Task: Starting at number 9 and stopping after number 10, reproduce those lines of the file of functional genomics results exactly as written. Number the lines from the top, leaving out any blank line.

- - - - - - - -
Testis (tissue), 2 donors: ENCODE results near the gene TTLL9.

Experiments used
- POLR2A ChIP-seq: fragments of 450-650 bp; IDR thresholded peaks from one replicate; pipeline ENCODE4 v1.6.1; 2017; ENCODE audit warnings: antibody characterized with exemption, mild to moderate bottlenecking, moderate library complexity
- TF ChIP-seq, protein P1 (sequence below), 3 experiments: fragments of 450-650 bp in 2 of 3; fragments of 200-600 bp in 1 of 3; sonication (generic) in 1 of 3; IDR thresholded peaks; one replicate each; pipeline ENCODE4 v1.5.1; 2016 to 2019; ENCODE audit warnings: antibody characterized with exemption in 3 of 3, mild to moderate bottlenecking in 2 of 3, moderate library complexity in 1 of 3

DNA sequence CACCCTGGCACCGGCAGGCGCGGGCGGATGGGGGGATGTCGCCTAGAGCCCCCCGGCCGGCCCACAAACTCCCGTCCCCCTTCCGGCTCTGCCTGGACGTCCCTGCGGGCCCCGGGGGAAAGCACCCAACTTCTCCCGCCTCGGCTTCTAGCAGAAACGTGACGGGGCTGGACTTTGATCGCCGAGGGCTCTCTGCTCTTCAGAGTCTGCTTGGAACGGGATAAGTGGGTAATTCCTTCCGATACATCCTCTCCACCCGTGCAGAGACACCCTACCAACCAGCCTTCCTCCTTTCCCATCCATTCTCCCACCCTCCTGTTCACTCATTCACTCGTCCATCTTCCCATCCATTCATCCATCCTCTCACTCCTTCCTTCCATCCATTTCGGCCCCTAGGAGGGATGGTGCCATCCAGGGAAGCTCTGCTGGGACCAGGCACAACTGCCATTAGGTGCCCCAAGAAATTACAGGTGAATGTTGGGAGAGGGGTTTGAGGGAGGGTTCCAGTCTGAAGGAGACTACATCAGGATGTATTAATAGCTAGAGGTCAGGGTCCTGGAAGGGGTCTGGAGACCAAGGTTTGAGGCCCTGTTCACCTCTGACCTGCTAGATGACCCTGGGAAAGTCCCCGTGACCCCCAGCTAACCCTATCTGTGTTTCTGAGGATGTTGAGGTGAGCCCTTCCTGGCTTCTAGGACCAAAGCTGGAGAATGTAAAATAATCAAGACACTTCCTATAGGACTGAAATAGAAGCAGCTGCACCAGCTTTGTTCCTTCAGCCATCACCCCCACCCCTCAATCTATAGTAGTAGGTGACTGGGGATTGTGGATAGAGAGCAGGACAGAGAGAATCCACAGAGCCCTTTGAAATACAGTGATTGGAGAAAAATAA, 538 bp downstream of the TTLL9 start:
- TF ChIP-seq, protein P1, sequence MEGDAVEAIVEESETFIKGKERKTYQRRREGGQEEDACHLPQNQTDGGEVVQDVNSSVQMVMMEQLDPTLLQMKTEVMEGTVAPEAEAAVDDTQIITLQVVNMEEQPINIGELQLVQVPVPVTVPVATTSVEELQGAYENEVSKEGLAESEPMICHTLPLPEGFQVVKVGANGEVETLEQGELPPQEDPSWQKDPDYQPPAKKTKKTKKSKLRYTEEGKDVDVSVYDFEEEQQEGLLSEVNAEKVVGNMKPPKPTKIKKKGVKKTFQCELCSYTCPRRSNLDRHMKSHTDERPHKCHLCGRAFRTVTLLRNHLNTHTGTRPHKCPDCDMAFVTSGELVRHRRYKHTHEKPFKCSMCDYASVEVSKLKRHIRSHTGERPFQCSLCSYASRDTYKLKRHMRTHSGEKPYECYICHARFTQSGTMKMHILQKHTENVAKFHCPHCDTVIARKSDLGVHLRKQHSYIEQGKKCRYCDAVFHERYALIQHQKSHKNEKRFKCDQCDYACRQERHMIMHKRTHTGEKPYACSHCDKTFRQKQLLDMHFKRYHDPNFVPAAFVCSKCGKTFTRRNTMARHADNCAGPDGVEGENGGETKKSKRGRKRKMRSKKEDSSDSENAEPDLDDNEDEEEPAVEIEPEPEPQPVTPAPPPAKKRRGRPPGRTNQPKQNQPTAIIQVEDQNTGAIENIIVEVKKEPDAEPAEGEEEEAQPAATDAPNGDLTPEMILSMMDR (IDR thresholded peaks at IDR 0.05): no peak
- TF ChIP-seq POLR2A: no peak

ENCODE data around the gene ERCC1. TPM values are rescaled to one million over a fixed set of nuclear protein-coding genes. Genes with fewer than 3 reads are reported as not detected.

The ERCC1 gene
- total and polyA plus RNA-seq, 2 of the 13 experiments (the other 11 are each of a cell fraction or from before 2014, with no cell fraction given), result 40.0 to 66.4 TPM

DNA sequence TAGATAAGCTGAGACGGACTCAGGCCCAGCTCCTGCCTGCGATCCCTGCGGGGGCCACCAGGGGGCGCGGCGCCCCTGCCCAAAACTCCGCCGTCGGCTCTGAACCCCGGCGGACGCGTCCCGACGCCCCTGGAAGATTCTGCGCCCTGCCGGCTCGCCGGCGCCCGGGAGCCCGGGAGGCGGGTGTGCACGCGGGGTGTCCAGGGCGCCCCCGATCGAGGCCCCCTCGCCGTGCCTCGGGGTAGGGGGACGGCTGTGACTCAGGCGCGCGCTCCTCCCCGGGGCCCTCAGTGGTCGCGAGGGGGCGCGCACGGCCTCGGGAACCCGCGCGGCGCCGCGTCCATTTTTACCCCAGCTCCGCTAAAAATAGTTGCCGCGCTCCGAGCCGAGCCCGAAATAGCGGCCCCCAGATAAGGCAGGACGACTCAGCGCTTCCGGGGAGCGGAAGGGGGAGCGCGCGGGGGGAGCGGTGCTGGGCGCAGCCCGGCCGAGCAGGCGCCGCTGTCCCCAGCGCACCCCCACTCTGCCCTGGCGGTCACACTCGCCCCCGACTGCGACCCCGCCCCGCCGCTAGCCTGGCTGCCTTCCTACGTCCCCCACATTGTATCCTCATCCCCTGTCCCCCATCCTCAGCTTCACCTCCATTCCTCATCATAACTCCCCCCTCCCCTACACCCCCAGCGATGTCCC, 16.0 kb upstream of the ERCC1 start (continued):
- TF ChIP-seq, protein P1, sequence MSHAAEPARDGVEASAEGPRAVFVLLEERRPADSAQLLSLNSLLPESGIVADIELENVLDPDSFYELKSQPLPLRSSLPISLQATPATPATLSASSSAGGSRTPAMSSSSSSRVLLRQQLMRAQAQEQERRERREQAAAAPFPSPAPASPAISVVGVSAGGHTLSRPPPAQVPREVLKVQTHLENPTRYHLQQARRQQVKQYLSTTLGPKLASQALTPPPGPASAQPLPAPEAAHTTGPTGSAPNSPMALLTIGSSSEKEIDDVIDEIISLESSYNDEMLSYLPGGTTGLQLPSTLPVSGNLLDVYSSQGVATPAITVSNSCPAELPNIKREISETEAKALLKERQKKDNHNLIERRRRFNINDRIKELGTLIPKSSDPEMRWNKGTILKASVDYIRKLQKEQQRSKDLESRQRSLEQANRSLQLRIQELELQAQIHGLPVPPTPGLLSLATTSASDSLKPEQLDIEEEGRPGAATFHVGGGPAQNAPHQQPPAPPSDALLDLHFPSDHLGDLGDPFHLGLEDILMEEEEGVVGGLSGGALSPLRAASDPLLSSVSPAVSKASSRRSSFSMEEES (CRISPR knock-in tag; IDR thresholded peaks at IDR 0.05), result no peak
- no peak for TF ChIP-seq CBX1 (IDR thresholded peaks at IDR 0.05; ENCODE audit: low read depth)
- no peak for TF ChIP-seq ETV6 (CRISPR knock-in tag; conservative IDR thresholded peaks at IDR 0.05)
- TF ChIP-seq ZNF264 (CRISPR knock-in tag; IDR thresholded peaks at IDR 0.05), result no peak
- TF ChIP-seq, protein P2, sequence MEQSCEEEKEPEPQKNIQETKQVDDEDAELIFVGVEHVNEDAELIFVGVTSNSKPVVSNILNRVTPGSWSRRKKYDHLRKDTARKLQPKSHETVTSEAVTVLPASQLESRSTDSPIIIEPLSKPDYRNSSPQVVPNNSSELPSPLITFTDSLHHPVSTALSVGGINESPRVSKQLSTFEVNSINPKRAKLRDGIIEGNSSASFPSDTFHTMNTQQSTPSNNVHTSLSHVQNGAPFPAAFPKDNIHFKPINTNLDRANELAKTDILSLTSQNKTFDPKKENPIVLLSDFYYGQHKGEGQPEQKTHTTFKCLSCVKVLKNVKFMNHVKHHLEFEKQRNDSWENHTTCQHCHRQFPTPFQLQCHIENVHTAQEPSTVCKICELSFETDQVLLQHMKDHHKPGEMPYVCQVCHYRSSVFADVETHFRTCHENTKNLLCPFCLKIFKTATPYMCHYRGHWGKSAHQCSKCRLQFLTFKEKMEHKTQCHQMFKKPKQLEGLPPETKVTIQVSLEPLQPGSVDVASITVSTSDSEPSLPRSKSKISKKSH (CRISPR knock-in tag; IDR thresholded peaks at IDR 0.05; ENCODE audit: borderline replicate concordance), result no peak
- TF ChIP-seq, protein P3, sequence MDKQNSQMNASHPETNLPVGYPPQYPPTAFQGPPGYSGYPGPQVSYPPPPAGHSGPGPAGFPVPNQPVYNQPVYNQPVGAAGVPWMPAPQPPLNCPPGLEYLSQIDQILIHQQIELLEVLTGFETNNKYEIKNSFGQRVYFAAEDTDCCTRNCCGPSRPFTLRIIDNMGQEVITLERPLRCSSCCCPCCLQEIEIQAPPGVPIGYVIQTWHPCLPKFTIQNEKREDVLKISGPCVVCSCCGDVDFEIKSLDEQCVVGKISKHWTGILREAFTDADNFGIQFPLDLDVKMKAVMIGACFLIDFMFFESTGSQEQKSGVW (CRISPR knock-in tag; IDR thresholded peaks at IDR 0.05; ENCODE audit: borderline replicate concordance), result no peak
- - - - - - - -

The ERCC1 gene
- total and polyA plus RNA-seq, 2 of the 13 experiments (the other 11 are each of a cell fraction or from before 2014, with no cell fraction given), result 40.0 to 66.4 TPM